Almost unnoticed Shane had recorded another 67 and when we wiped our eyes, sniffing loudly and pretending we all seemed to have wretched summer colds, there was an Irishman at the top of the leaderboard.  Come ON, Shane-O!

Shane en route to a record breaking 63.

Saturday was the day that the Portrush links put on its best bib and tucker with sunny skies and sublime views every which way you turned.  It was picture postcard perfect – and so was Shane’s golf.  Ten pars and eight birdies added up to a sensational 63, a new course record which included an inward nine of 30 which blew away the opposition.  The result – a four-shot lead.  Much was made of the fact that Shane had “blown” a similar lead in the US Open in 2016 at Oakmont but this wasn’t remotely similar.  For starters, he teed off early on that Sunday morning in Oakmont in order to finish off his third round.  He then left the course for a few hours before coming back for the last round – no time to come down from the high of snatching the lead or the huge adrenalin rush of that great finish to his third round.  This time he drank in the universal plaudits on Saturday evening, took stock, relaxed and then had time to turn his mind to what lay ahead and prepare himself for the greatest day of his life.

And so to Sunday.  G-Mac tacked a closing 77 on to Saturday’s 68 to finish on +4 and tied 57th and took himself off to the players’ lounge to watch his friend and organise the victory party.

The stout-hearted supporters braved the conditions on Sunday and they didn’t leave Shane for a second.

The forecast was vile and it proved to be accurate but none of us cared, convinced our man could handle the conditions better than anyone.  Sure hadn’t he won the Irish Open as an amateur a decade previously in weather you wouldn’t put a cat out in?  That faith was put to the test very early on when Shane had played four shots and was still eight feet shy of the first hole.  That’s when I learned that the simultaneous crossing of fingers, holding of breath and praying really does work when it’s multiplied by tens of thousands.  The bogey putt was safely holed and his lead was never really threatened again.  With the wind howling and the rain lashing the multi-coloured river of spectators flowed in and around the course, no one leaving, no one going in to the shelter of the tented village.  The stands remained full and the number of brollies fighting the wind diminished as the litter bins filled to overflowing with their tattered remains.  It was glorious.  We felt we were all in this together.  The predominant accents were Irish – from every corner of the island – no surprise really when you consider the home fans were quickest off the mark when the tickets went on sale.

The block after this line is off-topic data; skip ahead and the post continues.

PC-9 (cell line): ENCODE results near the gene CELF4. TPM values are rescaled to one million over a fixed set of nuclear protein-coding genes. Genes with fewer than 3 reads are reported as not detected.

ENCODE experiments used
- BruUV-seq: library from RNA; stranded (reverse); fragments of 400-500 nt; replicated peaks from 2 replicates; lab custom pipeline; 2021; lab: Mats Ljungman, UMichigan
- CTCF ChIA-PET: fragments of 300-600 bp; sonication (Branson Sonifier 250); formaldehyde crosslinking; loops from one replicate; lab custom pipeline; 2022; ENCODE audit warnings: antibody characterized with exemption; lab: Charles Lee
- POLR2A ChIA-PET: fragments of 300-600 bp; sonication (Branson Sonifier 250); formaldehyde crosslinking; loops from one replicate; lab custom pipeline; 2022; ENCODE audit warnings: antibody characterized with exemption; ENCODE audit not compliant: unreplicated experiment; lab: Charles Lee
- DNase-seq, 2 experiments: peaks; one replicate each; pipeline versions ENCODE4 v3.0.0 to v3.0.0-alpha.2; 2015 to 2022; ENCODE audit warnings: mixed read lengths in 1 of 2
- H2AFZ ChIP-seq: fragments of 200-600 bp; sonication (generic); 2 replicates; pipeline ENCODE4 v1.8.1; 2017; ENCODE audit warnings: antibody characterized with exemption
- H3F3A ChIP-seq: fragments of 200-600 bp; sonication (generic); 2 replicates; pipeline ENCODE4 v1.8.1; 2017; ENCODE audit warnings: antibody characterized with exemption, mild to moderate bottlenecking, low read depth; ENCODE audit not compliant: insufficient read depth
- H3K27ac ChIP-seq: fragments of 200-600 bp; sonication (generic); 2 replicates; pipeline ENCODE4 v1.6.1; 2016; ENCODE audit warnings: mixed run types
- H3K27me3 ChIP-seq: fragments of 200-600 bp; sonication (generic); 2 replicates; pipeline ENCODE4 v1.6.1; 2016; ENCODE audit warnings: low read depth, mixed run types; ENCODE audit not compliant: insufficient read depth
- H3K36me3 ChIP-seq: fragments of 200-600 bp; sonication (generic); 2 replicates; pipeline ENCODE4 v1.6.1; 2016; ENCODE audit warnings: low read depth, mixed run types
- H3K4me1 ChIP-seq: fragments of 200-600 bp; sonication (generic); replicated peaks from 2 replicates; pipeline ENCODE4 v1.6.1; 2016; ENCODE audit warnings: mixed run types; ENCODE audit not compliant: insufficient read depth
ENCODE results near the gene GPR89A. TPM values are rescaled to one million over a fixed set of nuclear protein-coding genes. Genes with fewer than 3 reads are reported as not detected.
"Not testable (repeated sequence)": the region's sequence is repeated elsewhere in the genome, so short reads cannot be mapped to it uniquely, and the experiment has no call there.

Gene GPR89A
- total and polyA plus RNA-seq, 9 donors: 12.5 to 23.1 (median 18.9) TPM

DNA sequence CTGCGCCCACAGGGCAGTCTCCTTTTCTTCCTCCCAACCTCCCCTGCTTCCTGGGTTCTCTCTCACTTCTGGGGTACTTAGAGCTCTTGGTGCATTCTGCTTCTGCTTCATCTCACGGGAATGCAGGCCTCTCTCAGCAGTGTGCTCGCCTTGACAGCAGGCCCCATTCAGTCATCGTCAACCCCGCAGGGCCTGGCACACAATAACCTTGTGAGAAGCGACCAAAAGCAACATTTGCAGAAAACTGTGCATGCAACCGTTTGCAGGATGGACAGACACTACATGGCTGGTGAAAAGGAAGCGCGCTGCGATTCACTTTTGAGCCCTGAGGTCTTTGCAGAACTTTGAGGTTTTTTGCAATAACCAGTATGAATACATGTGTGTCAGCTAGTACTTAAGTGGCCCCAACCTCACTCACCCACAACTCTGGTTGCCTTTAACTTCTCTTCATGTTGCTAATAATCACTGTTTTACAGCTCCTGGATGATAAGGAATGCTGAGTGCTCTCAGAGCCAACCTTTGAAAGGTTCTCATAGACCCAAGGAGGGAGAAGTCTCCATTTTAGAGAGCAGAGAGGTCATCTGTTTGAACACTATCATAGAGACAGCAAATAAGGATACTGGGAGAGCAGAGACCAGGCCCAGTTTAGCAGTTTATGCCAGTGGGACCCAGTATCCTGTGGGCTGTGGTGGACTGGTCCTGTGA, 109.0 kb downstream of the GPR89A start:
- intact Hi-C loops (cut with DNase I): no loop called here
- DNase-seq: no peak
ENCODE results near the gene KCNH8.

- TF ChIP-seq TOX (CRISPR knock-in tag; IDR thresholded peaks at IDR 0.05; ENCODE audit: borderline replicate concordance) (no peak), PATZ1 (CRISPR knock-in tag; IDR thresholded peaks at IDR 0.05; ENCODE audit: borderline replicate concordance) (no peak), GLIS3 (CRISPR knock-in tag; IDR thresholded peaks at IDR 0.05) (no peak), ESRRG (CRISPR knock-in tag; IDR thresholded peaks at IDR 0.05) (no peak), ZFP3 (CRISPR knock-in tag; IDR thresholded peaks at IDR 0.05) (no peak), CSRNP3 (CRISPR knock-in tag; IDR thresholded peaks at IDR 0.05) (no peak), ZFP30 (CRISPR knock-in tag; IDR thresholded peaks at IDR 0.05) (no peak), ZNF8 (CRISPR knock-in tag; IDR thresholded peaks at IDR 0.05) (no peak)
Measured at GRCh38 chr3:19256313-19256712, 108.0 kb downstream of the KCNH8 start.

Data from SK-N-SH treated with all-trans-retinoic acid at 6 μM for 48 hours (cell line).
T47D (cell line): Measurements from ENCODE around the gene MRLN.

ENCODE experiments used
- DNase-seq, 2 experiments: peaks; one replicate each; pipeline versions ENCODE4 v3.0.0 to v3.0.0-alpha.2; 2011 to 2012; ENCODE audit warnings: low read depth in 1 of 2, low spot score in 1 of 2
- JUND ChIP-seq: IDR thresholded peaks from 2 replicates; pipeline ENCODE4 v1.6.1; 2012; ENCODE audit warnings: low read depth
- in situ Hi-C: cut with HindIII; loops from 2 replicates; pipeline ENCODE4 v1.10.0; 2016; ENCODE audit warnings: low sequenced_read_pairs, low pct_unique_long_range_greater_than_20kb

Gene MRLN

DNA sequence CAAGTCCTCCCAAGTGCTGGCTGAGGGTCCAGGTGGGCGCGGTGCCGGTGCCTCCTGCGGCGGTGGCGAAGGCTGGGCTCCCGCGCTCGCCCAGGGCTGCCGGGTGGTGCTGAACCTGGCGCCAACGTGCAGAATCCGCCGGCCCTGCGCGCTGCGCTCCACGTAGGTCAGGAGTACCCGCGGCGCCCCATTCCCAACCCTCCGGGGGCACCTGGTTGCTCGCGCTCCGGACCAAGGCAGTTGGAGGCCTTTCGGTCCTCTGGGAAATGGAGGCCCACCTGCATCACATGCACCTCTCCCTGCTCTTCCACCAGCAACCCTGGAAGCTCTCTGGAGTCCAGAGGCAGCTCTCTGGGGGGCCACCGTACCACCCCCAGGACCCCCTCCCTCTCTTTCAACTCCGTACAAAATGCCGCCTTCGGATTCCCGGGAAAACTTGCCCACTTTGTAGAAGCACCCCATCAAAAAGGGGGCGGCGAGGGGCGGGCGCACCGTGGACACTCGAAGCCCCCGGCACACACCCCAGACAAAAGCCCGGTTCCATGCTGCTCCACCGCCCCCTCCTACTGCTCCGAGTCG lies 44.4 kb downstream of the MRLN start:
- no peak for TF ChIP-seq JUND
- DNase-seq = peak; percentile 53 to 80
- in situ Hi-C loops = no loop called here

The 72nd tee and the finishing line is in sight.

And, finally, the 18th, and we surged up the fairway after our hero had sent his second sailing towards the green.  The marshals were valiant – they had allowed us on the fairways short of the greens on the back nine so more people could get a decent view – but they had no chance on the last.  Joyous, full-throated roars and unrestrained celebrations were unleashed and everywhere you looked arms were raised aloft as we all revelled in the moment of watching history in the making..  The giant, horseshoe stand was literally jumping as Shane tapped in.  I’m not sure he ever did pick his ball out of the hole.

The man from Clara, Co Offaly, had carried all our hopes and he didn’t disappoint.  He says we carried him, too, and we didn’t disappoint either.

The new name for the Claret Jug. [Photo courtesy of Ozzie Keyes.]

The party began.  The party continues.

Unforgettable scenes as Shane seals the deal at Portrush.

The unforgettable week ended with seven unforgettable words.  Shane Lowry, Champion Golfer of the Year.